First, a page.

This guide considers the use of water tube boilers and how they are used in industrial steam generation applications. Developed by the boiler specialists at Water Treatment Services the guide explains how to recognise tube boilers, how they work and where they are used. It also looks the main components of theses systems and the advantages and disadvantages of this type of steam generator.
Water tube boilers
Water tube boilers are a special type of steam generator that tend to be used in large scale industrial and commercial applications.
They are different from shell boilers because they circulate hot water around a series of tubes to allow the heat transfer process to take place.
The heat source used to heat the water in a tube boiler encapsulates these tubes and can heat the water to very high temperatures (and pressures).
Water tube boilers are often preferred to other types of steam generator as they can run at much higher pressures than other types of water boiler.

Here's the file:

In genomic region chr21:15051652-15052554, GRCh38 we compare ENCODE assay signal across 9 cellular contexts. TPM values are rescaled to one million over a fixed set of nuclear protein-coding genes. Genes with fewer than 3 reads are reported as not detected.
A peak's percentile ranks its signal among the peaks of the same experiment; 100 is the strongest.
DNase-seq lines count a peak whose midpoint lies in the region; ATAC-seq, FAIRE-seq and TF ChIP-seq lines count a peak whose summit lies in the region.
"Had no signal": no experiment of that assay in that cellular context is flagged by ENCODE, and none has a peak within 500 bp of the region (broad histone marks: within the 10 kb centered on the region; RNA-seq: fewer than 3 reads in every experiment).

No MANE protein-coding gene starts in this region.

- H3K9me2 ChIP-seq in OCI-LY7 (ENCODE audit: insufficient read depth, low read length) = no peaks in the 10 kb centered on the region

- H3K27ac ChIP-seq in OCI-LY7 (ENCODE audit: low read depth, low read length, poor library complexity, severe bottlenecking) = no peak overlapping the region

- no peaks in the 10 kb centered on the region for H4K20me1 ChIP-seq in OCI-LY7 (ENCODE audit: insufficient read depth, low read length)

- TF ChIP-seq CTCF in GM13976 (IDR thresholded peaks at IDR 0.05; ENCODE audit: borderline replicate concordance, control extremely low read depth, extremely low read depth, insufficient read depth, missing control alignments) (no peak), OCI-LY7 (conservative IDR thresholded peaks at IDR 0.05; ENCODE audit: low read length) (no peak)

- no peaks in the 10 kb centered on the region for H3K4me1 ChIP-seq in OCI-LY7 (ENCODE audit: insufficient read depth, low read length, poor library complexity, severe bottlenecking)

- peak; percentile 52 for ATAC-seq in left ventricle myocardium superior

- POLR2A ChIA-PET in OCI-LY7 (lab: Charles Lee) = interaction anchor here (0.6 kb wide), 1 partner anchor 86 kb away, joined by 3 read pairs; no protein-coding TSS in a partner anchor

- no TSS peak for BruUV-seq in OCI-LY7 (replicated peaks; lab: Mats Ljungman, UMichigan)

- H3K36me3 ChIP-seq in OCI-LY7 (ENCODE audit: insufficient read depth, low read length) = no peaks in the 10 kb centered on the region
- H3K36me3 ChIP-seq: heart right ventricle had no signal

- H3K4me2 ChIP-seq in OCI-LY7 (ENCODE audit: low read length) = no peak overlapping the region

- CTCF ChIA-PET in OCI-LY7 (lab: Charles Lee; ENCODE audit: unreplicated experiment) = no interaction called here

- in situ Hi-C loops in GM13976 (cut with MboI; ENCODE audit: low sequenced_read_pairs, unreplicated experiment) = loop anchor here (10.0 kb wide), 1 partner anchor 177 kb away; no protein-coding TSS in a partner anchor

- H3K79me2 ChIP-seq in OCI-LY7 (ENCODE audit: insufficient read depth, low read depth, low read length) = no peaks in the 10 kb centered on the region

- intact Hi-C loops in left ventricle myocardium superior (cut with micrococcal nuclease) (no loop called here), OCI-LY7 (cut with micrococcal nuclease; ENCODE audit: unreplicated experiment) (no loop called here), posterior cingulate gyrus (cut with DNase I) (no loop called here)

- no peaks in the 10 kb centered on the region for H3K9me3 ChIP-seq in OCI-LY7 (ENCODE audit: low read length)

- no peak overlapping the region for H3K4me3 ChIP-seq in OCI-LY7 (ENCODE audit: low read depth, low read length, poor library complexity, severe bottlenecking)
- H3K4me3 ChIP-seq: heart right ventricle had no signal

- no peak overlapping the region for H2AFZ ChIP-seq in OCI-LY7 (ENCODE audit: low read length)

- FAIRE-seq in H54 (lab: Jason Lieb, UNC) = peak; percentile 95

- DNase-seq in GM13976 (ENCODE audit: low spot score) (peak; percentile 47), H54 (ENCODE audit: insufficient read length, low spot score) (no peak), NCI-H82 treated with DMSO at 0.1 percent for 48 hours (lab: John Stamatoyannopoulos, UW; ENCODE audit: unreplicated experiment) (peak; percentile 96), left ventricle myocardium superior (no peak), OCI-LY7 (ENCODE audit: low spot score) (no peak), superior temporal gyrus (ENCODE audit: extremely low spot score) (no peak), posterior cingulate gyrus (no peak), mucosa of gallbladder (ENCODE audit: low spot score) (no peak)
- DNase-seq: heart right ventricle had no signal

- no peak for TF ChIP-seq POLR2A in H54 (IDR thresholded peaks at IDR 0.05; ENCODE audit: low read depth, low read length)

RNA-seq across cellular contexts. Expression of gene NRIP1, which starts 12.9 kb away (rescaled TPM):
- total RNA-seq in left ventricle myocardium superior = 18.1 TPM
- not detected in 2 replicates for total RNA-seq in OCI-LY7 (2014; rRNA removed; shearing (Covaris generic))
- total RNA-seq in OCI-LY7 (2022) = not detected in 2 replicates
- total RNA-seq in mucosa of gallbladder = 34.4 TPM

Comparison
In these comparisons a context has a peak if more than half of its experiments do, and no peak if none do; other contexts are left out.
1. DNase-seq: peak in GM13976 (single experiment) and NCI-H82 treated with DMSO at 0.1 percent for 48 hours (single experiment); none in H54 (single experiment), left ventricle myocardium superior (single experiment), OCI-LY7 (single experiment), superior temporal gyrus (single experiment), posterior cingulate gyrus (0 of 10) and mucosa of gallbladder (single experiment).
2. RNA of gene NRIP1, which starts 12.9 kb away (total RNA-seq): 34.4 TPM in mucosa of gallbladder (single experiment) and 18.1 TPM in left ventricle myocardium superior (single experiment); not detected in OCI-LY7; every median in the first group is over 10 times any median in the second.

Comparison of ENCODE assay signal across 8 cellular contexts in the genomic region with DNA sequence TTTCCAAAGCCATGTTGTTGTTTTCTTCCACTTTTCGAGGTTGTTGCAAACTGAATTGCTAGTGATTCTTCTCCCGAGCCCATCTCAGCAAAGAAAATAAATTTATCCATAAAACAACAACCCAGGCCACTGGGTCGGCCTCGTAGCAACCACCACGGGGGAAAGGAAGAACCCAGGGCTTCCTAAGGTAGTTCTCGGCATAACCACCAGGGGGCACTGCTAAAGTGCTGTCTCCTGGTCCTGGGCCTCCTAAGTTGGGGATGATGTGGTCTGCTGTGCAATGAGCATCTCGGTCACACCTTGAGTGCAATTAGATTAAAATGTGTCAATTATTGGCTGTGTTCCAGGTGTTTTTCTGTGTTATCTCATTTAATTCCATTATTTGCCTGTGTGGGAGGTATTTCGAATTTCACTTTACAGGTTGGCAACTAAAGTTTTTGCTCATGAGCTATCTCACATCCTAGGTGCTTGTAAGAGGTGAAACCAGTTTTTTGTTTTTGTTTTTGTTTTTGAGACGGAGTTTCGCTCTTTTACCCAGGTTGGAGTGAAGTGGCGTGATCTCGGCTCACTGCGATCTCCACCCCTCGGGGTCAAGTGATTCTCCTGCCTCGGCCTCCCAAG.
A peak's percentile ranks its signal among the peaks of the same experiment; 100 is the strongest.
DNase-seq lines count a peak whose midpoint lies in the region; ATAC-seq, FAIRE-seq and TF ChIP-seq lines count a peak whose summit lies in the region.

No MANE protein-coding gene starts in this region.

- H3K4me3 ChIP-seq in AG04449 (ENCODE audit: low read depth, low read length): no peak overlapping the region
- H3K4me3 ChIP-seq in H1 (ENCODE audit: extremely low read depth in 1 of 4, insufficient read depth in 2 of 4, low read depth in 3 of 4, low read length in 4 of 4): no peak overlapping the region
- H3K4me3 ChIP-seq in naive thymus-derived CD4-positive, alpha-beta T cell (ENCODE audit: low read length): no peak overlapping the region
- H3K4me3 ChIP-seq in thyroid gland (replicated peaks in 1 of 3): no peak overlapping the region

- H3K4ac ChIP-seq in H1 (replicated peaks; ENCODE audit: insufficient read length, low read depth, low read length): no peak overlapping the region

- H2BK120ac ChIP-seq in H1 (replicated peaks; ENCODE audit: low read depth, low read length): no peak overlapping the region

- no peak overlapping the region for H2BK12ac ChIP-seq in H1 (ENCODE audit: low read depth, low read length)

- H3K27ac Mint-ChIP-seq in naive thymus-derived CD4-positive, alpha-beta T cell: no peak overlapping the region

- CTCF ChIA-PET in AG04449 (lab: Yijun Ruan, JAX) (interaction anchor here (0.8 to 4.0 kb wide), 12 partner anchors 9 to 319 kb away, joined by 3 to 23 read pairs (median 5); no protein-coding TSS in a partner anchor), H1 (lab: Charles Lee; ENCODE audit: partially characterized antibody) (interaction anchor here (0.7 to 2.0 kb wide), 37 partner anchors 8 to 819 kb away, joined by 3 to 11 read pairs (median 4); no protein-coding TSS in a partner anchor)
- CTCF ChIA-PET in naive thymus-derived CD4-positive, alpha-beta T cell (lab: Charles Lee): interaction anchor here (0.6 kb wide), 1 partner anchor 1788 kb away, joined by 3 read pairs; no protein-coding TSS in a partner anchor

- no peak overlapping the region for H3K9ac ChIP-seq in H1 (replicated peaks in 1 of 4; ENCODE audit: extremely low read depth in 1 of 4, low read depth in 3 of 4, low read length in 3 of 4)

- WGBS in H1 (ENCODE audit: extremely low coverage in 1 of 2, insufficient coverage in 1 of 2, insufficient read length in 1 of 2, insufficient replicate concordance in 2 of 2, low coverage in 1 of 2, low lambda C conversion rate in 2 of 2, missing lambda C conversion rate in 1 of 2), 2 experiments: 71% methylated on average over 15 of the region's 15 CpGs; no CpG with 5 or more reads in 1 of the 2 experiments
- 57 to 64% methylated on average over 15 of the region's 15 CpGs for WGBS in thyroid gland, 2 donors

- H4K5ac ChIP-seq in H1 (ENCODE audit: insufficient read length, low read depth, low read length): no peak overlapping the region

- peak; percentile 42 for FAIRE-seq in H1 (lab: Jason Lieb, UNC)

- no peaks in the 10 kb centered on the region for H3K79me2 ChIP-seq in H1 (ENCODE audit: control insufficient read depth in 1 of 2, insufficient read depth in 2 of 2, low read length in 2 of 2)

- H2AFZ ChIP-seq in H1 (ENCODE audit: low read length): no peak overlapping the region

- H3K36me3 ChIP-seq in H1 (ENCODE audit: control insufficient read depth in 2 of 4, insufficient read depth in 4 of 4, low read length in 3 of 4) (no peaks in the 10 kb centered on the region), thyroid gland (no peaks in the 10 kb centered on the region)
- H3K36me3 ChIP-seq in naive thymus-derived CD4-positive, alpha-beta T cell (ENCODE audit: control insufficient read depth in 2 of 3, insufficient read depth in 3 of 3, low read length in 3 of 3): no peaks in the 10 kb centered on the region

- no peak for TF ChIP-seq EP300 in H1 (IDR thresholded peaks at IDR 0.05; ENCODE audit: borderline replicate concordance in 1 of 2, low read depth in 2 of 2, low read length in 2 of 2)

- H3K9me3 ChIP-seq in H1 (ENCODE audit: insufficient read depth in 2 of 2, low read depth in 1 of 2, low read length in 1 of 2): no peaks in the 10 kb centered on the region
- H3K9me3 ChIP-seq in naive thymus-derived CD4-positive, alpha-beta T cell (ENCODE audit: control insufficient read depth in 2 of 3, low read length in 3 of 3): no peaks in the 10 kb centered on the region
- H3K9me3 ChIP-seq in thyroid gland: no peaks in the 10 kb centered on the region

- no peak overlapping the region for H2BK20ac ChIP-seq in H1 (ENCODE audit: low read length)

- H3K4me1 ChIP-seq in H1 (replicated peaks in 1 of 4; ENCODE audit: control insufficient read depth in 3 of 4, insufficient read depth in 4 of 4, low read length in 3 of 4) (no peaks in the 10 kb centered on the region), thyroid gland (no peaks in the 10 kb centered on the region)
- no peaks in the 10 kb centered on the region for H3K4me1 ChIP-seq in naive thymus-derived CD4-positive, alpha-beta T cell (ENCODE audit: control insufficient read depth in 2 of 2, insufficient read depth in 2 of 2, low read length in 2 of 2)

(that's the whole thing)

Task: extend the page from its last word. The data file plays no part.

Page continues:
Where are water tube boilers used?
Water tube boilers are typically used in very large commercial and industrial applications including power stations, or in other situations where a very high steam output of is required – over 500 kilos per second, high pressure steam up to 160 bar, or steam which is “superheated” to temperatures up to 550 degrees centigrade.
With new heat transfer technologies water tube boilers are now no longer just used in large scale industrial settings, however.
They are also available in smaller sizes which are designed to compete with conventional shell boilers.
This type of smaller tube boiler is made and put together in a single unit.
Larger water tube boilers are usually made in sections, and put together when they arrive on site.
How do tube boilers work?
Water tube boilers use the process of water circulation and heat transfer to operate… the process is also sometimes referred to as thermosiphoning.
If you’re thinking of investing in water tube boilers, it’s important to know how this works.
Firstly, cold feedwater comes into the steam drum behind a baffle.
As the incoming cold water is denser than the warm water, it sinks towards the bottom of the steam drum, and this drives the warmer water up into the tubes.
As the water is heated, this creates steam bubbles in the tubes… the job of the steam drum is to separate these bubbles from the hot water.